Author: Antonin Vaclavik (CzechFolks.com PLUS)
(Translated by Helena Kaczérová)
There are not many countries and nations in the world today which can still boast, of such rich folk art as that peculiar to Czechoslovakia and its peoples. Its immense wealth, endless variety of form, colors – sometimes bright, sometimes soft – its remarkablemony and fineness of work, have won for the art of the Czech and Slovak people the admiration of all who have met with it.
This admiration was directed first and foremost at decorated textiles. The brilliant costumes which blossom forth Sunday after Sunday on our village greens are unforgettably engraved in the minds of all who have seen them. Equally effective were the plain costumes of the ploughmen in their simple shirts and the reapers in their snow-white, loose-fitting hempen costumes, which today are giving way more and more to the blue overalls of tractor-drivers.
It has often been emphasized that the Czech and Slovak people have a special national gift for creating these gems of beauty, an instinctive feeling for harmony of color and form from which the splendor of their costumes and embroideries springs.
But it was not only an instinctive feeling which created this charming display. It was the result of long winter days and evenings in which mothers taught their daughters to spin, weave, embroider and name motifs, long hours during which the experience gained by patient search and trial was passed on from to generation. Here one sees traces of the long historical development of the Czechoslovak countries – this spiritual and commercial cross-roads of Europe – and of their peace-loving people. These showed their love for freedom and their high cultural level as long ago as the early Middle Ages, when they formed the Great Moravian Empire, embracing within its borders the larger of Central Europe. A number of routes crossed here, connecting the countries of the east with those of the west, the Mediterranean in the south with the Baltic in the north. Great Moravia maintained close relations with Byzantium, from which the Great Moravian prince Rostislav finally sent for „the men of the Slav tongue, Constantine and Methodius“, from Salonica, to preach Christianity. All this had its effect on the history of the country, rich in natural resources and further enhanced by the industriousness of its people. Its later history, too, is full of both glory and suffering: witness the famous Hussite period, when the Czech people showed the whole world the way to liberation from physical and mental slavery, and the Dark Age which followed the Battle of the White Mountain, when the people groaned under the unbearable burden of serfdom and spiritual imprisonment.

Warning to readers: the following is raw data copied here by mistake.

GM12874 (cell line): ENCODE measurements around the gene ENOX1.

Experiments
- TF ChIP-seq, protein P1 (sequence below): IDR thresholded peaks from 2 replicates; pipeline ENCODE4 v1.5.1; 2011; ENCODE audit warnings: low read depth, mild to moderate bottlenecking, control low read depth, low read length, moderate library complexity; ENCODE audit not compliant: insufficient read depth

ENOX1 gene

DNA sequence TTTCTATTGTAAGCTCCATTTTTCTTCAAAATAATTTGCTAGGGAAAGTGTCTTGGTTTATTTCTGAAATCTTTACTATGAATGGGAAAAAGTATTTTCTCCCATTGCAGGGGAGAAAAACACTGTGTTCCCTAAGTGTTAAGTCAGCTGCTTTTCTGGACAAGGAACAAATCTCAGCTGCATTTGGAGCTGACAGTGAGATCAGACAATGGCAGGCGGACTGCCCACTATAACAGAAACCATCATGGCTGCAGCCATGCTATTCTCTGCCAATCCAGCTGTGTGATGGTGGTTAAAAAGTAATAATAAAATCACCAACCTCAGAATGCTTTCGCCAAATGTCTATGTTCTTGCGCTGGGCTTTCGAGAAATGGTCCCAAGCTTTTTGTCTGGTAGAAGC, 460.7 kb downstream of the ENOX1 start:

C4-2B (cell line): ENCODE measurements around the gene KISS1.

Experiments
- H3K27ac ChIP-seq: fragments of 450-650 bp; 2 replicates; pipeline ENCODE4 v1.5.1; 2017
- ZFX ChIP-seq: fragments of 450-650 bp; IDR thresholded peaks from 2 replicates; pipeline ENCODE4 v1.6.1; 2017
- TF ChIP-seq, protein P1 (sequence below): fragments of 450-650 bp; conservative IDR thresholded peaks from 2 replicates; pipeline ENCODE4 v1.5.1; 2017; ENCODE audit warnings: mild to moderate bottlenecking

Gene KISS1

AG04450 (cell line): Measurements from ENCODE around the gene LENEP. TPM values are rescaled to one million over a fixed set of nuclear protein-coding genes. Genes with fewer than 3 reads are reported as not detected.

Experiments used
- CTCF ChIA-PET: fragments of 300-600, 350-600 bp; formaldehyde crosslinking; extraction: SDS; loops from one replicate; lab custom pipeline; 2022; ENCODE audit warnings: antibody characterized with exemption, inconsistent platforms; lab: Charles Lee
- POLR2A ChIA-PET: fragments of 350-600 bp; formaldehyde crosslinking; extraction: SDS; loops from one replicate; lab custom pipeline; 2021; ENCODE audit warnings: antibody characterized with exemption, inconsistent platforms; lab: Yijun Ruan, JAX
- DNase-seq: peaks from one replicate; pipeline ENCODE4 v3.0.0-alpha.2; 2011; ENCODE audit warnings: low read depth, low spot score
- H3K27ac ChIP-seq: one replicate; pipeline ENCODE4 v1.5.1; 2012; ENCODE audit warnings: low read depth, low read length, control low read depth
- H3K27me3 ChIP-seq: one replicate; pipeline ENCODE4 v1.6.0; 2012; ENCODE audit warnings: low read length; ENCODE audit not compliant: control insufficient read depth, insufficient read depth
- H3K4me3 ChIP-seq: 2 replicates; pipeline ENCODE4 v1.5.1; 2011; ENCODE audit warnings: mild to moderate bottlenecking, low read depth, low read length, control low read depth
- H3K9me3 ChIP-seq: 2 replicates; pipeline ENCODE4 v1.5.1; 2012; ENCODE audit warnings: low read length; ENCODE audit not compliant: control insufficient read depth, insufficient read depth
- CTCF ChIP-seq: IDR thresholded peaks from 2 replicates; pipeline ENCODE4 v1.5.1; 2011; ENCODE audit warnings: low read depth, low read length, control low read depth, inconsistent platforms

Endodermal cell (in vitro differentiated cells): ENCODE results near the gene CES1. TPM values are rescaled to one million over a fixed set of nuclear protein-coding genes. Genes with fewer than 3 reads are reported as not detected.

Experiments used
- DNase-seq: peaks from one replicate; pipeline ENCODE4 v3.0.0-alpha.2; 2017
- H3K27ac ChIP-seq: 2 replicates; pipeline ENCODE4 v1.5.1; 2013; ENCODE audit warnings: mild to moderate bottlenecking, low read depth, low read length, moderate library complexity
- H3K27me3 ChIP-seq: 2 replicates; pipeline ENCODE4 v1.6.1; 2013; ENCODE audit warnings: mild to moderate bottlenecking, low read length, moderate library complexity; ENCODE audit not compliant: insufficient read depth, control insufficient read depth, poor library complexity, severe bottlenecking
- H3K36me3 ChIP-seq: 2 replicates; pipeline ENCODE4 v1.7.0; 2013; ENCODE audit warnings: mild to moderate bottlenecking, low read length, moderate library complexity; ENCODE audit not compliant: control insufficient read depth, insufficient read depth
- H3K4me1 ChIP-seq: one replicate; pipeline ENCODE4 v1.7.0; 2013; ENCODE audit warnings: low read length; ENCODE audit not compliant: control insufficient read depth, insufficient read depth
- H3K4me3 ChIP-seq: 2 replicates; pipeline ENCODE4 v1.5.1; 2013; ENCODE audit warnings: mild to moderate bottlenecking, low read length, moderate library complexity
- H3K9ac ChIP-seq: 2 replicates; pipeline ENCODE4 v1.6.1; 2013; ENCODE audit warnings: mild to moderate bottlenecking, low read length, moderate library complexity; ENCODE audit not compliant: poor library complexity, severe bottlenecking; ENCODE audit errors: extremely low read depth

Along with the spirit of the people developed their art. The ornamentation of textiles is only one small part of the whole broad field of Czech and Slovak folk art, which in several regions of the country has been preserved in an unusual range and variety of forms and materials. Thus there are the representational toys, ornaments and various practical articles made from scraps of maize ears, straw, and mother-of-pearl; man techniques are known for decorating articles made of wood; the rich ornamentation of floors and village greens by pouring water or sprinkling sand by hand has been preserved, as well as the rich polychrome of exterior and interior folk architecture; pottery and textile art is also still alive.
None of these branches can be disregarded if we wish to understand folk textiles. Between the decoration of fabrics and all the varied fields of folk art mentioned above there is a close connection; the motifs pass from one field to another but are adapted to new material. Many elements are thus retained for a number of centuries, and some forms even have their origin far back in antiquity, when they were connected with magical, sacrificial, augural and other non-artistic applications.
Textile art consists mainly in fabrics, embroideries, laces, and various home-dyed and home-printed materials.
This book primarily deals with some representative types of embroidery, at the present time the most highly developed and best preserved branch of folk art in the country. And as we are chiefly concerned with embroidery as a form of artistic expression, we shall deal with the question of materials, colours, ornament and the genesis of some embroidered articlles, and with their makers.
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The present book of Univ. Prof. Antonín Václavík „Textile Folk Art“ is one of his historical significant books. This book is following achievement of his science books as Luhačovské Zálesí and Podunajská dědina.
Textile Folk Art is act of contribution on European Arts and for ethnic of Czech, Moravian and Silesian customs and habits.
The book has been issue by Publishing House Atelier IM Luhačovice by co-operation with Senator Mrs. Jana Juřenčáková.
Format of the book: A4 – 205 x 285 mm, Pages: 384 (32 pages in colour)
Celebrate in honour of this book was realized 2009 of October.
We are preparing the booklet of memories to Antonín Václavík. We claim his students to write theirs remembers on Antonín Václavík to the Publishing House Atelier IM Luhačovice.